Homemade Brandied Cherries

for a happier happy hour

Face facts, people. It’s August. That means a few things. First, it’s going to be hotter than ever for the next few weeks, with everyone setting their sights on September and its (hopefully) cool, autumn relief. Second, it means that summer’s bounty of juicy fruits and fresh vegetables is coming to a close, so get ‘em while you can! It’s always a bit depressing to see all of the colorful selections at the farmer’s market or grocery store dwindle down to mostly root vegetables and some specialty items that cost an arm and a leg. No, I will not be paying $8 for a pint of berries in November, thank you very much. There is, however, a solution to this problem: preserving.

Whether you’re pickling, making jam, or just canning your favorite produce, preserving these items ensures that you’ll be able to enjoy them no matter what the temperature is outside. Doing this at home is not only a fun weekend project, but you can feel better eating preserved foods when you know what went into them. Usually, when done at home, that means less sugar, less salt, and less of all that other hard-to-pronounce bad-for-you stuff. All you need are some sterilized mason jars, your favorite summer produce, and usually less than an hour, before your pantry (and I’m sure your friends’ and families’ pantries) are stocked with homemade canned and jarred goodness.

The idea to make our own brandied cherries actually stemmed from my genius husband. We are suckers for a good old fashioned cocktail, and while Kramer can take or leave your usual store-bought maraschino cherry, it just doesn’t have the same visual appeal without it. I, on the other hand, could (and sometimes do) eat the cherries straight out of the jar. I have no shame. My brothers are the same way. When we were kids, my dad told us that maraschino cherries had formaldehyde in them in an effort to get us to stop trying to sneak them out of the fridge or asking for more in our Shirley Temples when we went out to dinner. It didn’t work. We were completely unfazed by potentially ingesting harmful chemicals (or we didn’t realize what formaldehyde was…one of the two.)

Homemade Brandied Cherries

Either way: cherries. I love ‘em. So Kramer suggested that we make our own. Lots of cocktail bars in Brooklyn make beautiful, homemade, brandied cherries, which are obviously more delicious than the ones you can buy at the supermarket and even more pretty, with their naturally dark color instead of a suspiciously bright and clearly artificial red. The flavor is more mild, sweet but not too sweet, with a hint of cinnamon and cloves, because I steeped whole ones in the brandy and sugar before pouring it over the cherries.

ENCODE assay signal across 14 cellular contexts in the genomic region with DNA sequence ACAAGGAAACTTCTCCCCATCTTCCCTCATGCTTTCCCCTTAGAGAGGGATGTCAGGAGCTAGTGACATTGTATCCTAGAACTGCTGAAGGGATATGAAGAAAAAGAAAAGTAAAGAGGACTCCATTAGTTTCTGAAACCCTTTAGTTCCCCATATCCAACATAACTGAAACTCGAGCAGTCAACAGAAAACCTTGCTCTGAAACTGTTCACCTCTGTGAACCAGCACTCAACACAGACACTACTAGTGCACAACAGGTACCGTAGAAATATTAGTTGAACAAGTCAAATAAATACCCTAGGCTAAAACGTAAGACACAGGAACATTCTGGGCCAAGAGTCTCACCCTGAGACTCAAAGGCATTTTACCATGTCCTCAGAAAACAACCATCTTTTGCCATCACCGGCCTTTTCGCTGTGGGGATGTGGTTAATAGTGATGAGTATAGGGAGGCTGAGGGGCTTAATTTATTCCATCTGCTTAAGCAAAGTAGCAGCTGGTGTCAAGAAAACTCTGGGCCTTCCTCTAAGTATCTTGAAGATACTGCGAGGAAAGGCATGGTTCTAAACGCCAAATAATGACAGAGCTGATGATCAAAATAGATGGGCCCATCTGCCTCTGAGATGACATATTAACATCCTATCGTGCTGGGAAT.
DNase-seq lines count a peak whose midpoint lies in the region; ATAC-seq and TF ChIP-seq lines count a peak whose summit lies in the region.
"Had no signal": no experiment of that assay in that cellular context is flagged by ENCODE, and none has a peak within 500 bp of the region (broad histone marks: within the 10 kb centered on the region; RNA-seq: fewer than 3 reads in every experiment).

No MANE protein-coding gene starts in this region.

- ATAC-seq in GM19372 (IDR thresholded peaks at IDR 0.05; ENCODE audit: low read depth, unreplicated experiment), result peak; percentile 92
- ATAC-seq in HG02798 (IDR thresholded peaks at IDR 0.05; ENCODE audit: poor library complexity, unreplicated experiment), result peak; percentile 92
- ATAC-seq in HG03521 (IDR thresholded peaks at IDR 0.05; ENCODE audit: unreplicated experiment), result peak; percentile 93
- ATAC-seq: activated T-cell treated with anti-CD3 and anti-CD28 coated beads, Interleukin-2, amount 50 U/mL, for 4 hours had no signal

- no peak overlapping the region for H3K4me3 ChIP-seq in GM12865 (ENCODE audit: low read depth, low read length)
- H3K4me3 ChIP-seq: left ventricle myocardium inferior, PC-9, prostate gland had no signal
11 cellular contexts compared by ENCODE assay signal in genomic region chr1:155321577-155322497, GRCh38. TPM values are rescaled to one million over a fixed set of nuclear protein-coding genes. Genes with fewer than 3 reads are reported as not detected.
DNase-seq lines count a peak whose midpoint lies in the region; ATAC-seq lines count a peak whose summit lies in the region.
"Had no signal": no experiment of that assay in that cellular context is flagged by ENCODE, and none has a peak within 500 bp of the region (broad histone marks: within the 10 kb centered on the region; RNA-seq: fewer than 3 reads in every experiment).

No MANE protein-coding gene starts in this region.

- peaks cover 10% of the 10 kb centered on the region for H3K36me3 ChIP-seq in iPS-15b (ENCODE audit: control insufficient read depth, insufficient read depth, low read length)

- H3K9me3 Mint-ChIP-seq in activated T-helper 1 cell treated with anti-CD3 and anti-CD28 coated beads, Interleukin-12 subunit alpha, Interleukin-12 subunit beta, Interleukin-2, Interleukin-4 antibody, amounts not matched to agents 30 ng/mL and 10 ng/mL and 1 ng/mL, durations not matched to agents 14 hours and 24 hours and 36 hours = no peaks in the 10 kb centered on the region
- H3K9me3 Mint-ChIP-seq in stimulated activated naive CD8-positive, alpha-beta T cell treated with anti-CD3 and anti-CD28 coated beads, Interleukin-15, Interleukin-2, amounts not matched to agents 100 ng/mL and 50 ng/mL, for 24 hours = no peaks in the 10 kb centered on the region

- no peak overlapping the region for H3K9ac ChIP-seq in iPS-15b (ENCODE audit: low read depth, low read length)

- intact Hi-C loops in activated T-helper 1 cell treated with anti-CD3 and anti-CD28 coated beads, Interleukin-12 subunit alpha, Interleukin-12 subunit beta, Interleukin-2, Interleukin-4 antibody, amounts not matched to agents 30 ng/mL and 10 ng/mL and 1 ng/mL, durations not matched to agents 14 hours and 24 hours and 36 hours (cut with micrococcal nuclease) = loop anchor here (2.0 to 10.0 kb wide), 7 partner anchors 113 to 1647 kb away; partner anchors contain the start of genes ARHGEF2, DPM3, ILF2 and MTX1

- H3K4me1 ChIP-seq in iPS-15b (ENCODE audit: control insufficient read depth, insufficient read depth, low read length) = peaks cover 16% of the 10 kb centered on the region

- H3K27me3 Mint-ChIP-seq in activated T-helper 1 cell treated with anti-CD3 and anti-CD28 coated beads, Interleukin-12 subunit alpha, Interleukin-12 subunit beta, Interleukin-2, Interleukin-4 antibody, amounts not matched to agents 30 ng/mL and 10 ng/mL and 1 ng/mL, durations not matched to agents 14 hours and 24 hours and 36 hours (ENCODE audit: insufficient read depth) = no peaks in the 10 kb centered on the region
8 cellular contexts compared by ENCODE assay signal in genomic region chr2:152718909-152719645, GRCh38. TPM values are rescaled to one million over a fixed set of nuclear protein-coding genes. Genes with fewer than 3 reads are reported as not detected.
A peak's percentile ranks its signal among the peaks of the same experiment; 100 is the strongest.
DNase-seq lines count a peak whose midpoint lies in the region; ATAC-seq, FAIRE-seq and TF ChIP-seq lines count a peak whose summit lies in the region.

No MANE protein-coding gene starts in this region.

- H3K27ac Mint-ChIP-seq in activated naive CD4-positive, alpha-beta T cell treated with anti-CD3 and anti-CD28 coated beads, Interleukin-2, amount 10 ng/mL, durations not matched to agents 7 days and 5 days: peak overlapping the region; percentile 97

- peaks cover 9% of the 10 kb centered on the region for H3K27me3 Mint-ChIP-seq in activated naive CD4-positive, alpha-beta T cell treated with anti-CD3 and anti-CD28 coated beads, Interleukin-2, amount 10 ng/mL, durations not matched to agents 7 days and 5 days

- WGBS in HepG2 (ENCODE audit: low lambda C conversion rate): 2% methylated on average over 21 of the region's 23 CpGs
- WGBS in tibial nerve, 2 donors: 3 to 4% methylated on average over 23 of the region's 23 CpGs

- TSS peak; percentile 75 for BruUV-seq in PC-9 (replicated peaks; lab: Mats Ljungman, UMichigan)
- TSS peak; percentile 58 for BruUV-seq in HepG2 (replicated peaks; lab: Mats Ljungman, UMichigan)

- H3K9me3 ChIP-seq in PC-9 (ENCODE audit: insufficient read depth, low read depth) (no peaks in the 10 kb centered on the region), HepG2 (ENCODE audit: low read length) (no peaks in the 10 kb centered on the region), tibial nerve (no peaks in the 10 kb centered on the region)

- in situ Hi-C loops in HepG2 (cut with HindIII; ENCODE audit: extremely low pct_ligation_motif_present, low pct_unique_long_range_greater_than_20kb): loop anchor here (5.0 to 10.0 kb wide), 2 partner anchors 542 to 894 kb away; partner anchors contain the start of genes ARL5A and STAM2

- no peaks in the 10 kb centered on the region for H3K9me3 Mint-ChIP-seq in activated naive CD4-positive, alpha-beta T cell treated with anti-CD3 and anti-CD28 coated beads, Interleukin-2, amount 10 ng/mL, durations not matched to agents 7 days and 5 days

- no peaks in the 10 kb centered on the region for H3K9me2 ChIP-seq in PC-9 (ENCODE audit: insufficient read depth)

The only downside to this process is, yes, you have to jar them up and leave. them. alone! Do not open the lids for at least four weeks, and I mean it! I even opened one up to take a peek after two weeks because I thought, c’mon, two weeks is a long time, I’m sure they’re fine. And honestly, they were good, but the extra time really macerates the cherries and turns them into something special. They’re perfect for baking into your favorite dessert, topping off a bowl of ice cream, or, of course, making almost any cocktail. They are an impressive detail in your entertaining repertoire that everyone will notice, and they also make fantastic holiday gifts, as the cherries will last for up to one year if properly jarred and stored.

However, Kramer and I are already halfway through our first batch, so try your best not to use them all up before you plan to give them away!

This post is part of the BlogHer Market Fresh Cooking series, which includes 100 percent editorial content presented by a participating sponsor. Our advertisers do not produce editorial content. This post is made possible by Hellmann’s/Best Foods and BlogHer.

Homemade Brandied Cherries
Your ingredients.

Homemade Brandied Cherries
My parents brought me back this brandy from France.

Homemade Brandied Cherries
Remove the stems and pits from your cherries.

Homemade Brandied Cherries
Then toss them in your brandy syrup before jarring.

Homemade Brandied Cherries
Wait 6 weeks and a delicious cocktail will be your reward.

5.0 from 2 reviews
Homemade Brandied Cherries
Prep time: 
Cook time: 
Total time: 
Serves: 4 lbs cherries
Sweet brandied cherries, perfect for cocktails or dessert.
  • 4 pounds whole bing cherries, stems and pits removed
  • 8 cups brandy (just be sure to use something you’d like to drink)
  • 2 cups brown sugar
  • 2 cups granulated sugar
  • 2 whole cinnamon sticks
  • 2-3 whole cloves
  • Mason jars with tight fitting lids, for storing
  1. Clean your cherries, remove the stems, and remove the pits. Set them in a large bowl.